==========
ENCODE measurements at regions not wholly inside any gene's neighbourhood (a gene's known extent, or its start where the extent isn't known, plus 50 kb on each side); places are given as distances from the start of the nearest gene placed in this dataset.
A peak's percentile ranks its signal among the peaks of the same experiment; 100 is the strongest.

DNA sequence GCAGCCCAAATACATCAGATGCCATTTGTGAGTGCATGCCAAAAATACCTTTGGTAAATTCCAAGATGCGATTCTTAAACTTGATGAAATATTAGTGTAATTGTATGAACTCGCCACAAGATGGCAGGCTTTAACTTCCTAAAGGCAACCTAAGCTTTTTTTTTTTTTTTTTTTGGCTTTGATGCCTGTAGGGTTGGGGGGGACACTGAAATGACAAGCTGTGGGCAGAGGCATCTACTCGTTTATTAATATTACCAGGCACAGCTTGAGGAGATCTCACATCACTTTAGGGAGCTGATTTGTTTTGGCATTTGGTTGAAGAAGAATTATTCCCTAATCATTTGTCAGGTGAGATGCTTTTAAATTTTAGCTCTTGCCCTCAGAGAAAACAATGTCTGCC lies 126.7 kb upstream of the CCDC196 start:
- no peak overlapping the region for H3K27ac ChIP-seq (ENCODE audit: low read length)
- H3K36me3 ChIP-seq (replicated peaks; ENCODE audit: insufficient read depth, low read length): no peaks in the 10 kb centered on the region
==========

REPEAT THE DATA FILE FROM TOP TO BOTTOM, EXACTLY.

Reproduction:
ENCODE measurements at regions not wholly inside any gene's neighbourhood (a gene's known extent, or its start where the extent isn't known, plus 50 kb on each side); places are given as distances from the start of the nearest gene placed in this dataset.
A peak's percentile ranks its signal among the peaks of the same experiment; 100 is the strongest.

DNA sequence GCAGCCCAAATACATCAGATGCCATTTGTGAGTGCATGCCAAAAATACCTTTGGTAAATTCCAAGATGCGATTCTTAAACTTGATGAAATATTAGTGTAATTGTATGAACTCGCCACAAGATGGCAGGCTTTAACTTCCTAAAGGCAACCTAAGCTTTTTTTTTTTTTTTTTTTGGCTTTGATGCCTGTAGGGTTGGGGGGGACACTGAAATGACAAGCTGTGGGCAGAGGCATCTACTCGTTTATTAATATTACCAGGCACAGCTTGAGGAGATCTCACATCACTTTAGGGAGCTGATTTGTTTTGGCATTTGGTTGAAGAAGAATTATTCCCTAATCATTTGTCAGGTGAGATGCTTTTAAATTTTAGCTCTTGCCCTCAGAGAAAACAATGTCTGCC lies 126.7 kb upstream of the CCDC196 start:
- no peak overlapping the region for H3K27ac ChIP-seq (ENCODE audit: low read length)
- H3K36me3 ChIP-seq (replicated peaks; ENCODE audit: insufficient read depth, low read length): no peaks in the 10 kb centered on the region